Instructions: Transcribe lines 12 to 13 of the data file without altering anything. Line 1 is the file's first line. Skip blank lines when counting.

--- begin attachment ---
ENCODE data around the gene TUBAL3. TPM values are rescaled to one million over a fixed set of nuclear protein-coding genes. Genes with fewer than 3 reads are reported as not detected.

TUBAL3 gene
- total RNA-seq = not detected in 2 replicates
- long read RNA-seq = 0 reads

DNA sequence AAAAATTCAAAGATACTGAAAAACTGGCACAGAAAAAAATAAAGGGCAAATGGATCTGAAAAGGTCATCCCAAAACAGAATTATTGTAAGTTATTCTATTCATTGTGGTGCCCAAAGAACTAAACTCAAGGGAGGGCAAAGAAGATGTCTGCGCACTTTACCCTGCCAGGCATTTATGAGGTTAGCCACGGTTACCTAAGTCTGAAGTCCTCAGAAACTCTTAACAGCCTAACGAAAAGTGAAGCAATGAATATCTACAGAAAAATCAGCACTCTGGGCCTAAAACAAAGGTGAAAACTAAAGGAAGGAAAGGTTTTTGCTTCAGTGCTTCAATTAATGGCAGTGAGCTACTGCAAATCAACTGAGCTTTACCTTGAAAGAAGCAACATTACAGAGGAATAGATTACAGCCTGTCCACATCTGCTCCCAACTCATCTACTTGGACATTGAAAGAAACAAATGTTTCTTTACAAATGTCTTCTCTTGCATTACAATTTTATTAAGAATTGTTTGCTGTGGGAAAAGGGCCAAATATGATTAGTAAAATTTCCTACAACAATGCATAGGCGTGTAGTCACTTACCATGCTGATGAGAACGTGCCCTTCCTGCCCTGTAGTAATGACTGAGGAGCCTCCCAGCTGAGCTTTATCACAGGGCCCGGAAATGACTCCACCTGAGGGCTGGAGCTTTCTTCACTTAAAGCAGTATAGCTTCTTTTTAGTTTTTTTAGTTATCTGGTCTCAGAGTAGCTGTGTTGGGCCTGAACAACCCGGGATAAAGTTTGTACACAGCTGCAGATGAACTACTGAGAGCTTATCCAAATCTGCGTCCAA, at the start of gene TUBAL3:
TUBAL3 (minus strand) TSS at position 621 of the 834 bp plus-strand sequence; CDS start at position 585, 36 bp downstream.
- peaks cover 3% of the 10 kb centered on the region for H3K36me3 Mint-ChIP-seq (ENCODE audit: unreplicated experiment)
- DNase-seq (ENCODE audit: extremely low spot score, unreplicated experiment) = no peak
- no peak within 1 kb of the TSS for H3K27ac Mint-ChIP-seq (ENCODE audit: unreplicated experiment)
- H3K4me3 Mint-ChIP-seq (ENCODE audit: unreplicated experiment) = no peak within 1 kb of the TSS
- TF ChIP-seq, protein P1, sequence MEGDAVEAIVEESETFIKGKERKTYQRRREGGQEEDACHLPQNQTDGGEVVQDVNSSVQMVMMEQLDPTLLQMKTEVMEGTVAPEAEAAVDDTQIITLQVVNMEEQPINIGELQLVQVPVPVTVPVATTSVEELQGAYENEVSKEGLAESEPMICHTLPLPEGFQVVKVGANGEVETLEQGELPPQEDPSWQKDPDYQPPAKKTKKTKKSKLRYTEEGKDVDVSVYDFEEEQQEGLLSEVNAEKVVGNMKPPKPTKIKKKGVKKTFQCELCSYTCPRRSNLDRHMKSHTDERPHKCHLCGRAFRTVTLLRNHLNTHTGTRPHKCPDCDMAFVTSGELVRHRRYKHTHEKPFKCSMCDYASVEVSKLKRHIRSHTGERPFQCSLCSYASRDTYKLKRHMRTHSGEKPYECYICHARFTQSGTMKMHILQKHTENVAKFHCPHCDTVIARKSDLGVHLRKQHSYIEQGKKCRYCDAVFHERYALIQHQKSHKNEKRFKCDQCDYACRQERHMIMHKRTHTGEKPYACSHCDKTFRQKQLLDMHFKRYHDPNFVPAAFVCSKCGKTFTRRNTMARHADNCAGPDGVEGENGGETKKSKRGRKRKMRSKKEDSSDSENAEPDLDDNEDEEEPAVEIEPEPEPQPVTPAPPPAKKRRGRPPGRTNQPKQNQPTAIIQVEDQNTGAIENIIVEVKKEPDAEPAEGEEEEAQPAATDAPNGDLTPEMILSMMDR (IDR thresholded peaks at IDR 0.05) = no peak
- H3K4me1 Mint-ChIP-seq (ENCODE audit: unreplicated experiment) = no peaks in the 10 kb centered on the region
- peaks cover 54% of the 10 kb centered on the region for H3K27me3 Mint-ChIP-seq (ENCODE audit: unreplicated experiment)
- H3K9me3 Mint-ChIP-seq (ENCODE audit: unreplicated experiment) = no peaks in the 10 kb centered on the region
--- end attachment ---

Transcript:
- H3K4me1 Mint-ChIP-seq (ENCODE audit: unreplicated experiment) = no peaks in the 10 kb centered on the region
- peaks cover 54% of the 10 kb centered on the region for H3K27me3 Mint-ChIP-seq (ENCODE audit: unreplicated experiment)